I returned to the gym for the first time in about five weeks last night and treated myself to a round of deadlifts, seated rows and hyperextensions.
In June 2011, I paid for a full year's membership. (I prefer to avoid recurring billings. If you want to see a collection of gym horror stories, check out this episode of CBC Marketplace.)
I knew my membership was about to expire last month, but didn't know the exact date. The Fit4Less computer did, however, and wouldn't let me in when I swiped my pass one day.
To keep costs down, Fit4Less only staffs its gym with employees during certain hours, so I wasn't able to renew my membership that day. Inevitably, I put it off over and over again. My time as a free agent also prompted me to do some comparison shopping, looking into whether there were any other cost-effective gyms closer to my home.
Again, it's my fault for not getting on it. Regardless, my inaction effectively cost Fit4Less five weeks of revenue until I hauled my increasingly out-of-shape body back to the gym. Had they called me up as my membership was about to expire, there is a good chance I would have renewed right then.
My gym experience differs from my recent dealings with Rogers. More than a month before my cell phone contract expired, I started receiving calls from customer retentions reps asking what it would take for me to sign a new contract.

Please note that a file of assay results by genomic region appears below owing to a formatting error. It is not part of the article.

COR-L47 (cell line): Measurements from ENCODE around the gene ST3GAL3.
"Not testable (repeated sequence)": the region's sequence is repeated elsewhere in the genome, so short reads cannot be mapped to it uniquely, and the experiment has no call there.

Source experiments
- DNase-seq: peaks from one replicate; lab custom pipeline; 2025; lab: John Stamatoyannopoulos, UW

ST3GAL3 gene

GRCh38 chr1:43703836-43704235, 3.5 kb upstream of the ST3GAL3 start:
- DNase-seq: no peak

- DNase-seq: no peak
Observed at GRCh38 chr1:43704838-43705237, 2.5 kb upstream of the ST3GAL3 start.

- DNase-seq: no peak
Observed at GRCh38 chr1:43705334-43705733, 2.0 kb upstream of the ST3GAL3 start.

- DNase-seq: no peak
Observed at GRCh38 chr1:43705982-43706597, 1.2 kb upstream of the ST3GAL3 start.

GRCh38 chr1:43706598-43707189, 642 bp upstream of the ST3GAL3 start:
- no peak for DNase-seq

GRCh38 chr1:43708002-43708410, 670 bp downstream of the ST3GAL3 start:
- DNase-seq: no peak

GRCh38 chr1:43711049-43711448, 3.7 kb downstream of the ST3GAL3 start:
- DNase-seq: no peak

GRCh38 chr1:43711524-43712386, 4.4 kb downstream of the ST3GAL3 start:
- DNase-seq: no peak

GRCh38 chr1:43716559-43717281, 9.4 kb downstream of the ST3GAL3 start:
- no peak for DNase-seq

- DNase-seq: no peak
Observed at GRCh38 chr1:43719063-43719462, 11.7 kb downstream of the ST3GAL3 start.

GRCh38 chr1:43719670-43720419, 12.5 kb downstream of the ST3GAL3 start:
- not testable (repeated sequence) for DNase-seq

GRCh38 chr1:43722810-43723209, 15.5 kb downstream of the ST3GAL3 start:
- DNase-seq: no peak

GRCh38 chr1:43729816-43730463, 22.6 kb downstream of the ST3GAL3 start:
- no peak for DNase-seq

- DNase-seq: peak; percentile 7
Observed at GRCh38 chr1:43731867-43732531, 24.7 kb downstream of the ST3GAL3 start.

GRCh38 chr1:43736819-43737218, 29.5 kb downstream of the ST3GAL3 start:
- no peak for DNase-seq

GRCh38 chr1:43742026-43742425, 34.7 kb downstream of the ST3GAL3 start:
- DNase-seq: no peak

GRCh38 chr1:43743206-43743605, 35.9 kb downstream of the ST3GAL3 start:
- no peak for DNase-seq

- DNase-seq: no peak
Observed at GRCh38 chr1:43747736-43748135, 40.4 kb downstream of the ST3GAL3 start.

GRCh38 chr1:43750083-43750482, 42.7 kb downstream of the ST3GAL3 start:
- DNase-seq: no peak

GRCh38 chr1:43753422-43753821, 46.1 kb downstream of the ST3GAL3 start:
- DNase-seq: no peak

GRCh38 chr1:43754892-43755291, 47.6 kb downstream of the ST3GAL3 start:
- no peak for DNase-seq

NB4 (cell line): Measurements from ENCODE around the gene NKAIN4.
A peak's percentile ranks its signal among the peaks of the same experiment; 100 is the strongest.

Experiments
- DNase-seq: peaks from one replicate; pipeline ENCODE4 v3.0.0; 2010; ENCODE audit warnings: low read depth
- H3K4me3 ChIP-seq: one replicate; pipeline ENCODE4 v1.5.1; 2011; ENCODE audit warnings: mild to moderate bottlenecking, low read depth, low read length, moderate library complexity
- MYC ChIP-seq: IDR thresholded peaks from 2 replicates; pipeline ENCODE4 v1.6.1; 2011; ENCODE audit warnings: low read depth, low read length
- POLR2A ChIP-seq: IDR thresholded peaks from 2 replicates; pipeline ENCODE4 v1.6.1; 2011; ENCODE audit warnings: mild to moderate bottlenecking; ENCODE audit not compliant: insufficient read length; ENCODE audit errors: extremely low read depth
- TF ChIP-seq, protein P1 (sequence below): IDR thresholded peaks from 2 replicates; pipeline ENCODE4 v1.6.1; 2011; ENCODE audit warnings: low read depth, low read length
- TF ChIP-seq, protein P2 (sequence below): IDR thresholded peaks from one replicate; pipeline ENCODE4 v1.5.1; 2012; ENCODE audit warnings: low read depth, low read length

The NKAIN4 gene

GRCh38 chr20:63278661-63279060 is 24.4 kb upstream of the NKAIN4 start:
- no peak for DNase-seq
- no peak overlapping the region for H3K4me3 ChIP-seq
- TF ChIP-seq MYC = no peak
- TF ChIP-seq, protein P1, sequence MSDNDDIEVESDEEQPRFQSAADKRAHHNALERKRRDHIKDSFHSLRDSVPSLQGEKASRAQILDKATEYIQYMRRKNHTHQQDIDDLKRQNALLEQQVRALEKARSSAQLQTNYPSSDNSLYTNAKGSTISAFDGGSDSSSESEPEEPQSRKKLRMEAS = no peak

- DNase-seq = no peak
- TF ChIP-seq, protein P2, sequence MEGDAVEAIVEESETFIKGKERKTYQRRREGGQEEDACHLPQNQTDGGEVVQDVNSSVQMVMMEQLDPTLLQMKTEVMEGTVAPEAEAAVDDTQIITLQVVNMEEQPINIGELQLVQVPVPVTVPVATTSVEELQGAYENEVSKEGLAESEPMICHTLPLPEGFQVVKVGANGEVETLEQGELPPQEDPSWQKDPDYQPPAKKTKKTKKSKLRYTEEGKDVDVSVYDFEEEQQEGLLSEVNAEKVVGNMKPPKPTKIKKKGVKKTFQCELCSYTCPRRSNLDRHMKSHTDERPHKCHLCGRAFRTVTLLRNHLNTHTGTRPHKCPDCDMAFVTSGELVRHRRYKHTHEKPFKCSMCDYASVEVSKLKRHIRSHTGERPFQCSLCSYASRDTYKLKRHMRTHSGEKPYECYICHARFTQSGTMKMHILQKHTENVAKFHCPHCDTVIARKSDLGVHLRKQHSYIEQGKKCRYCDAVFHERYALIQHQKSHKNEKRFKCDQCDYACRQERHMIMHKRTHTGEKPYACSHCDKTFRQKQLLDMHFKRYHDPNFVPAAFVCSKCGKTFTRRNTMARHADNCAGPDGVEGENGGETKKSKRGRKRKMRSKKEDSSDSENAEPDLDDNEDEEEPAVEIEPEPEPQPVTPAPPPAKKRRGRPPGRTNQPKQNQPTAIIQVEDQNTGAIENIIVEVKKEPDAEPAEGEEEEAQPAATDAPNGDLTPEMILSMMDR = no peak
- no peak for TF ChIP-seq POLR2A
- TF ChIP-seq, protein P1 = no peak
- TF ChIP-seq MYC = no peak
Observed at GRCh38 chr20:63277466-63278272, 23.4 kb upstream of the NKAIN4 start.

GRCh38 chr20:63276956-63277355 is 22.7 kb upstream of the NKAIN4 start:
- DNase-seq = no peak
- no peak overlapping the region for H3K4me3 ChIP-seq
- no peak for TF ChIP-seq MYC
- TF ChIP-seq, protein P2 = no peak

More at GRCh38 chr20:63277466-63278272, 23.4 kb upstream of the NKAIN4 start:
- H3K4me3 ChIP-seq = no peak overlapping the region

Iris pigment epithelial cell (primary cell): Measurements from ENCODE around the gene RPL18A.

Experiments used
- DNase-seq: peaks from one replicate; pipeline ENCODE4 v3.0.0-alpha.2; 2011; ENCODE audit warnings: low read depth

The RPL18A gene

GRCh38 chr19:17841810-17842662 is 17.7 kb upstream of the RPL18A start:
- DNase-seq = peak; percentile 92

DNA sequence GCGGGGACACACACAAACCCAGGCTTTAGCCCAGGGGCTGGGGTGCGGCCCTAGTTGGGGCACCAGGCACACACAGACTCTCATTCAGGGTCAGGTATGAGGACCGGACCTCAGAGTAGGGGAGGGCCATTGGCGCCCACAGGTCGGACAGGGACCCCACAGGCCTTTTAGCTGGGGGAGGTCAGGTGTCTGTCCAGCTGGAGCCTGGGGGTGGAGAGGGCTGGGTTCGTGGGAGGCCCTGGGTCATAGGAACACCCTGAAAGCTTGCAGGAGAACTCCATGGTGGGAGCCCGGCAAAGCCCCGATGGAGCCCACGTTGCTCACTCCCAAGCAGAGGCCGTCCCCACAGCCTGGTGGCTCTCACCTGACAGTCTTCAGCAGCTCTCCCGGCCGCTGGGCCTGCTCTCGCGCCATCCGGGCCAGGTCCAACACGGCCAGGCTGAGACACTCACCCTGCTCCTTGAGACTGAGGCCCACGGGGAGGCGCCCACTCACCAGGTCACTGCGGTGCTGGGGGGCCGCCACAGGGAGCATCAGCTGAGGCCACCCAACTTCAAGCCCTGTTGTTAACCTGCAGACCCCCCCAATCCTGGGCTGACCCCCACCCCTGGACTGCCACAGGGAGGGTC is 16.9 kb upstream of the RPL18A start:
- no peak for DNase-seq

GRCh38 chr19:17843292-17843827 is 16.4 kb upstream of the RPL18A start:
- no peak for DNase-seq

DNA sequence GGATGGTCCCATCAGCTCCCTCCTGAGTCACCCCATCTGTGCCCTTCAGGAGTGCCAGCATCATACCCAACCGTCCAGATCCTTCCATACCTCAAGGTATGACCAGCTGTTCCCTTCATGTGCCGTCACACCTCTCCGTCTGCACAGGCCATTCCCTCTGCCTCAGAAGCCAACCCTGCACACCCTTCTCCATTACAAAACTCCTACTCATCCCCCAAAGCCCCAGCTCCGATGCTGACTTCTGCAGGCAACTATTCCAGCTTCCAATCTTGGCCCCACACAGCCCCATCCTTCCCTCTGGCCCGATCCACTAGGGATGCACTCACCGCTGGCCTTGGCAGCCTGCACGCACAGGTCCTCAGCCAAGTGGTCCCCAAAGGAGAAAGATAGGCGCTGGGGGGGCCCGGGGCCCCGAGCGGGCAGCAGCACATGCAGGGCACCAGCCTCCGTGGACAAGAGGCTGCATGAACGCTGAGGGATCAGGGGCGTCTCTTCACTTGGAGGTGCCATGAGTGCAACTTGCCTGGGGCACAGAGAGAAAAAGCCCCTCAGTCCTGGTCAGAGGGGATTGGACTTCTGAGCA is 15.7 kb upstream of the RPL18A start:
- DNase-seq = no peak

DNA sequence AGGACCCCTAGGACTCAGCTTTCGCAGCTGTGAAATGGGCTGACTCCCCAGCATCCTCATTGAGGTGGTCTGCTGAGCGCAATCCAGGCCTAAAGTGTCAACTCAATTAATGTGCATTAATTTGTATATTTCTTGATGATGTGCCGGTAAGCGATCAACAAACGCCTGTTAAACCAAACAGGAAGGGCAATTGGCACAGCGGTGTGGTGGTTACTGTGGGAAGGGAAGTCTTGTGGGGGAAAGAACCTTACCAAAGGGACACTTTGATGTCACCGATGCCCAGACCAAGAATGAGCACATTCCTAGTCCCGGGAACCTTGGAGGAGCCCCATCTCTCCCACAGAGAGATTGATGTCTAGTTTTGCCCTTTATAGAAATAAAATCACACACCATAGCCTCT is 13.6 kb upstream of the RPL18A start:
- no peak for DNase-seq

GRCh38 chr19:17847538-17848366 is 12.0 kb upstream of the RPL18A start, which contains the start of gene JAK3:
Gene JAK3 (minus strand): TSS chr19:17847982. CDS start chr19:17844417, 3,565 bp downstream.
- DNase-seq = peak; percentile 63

Still believing at that time that Research in Motion's new BlackBerry was actually just around the corner, I held off ... and was rewarded by Rogers with a $25 customer loyalty credit on my next bill.
When I was ready to buy a new handset, I still did some comparison shopping and found that Telus was offering an attractive package. Knowing that Rogers wanted my business, I phoned them and told them about Telus's price, which they promptly beat with little fuss.
In the end, I stayed with both my incumbent gym and cell phone provider. However, like most consumers, I don't feel any particular loyalty to either company and would have been tempted to switch if an attractive offer had come along.
But while Fit4Less effectively left me orphaned and treated me like a brand-new customer, Rogers used its advantage as my incumbent provider to hook me into another three-year contract.